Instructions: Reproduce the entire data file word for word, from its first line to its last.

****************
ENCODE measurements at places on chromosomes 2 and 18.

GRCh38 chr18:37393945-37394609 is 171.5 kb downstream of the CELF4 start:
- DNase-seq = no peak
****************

ENCODE measurements at places on chromosomes 2 and 18.

GRCh38 chr18:37393945-37394609 is 171.5 kb downstream of the CELF4 start:
- DNase-seq = no peak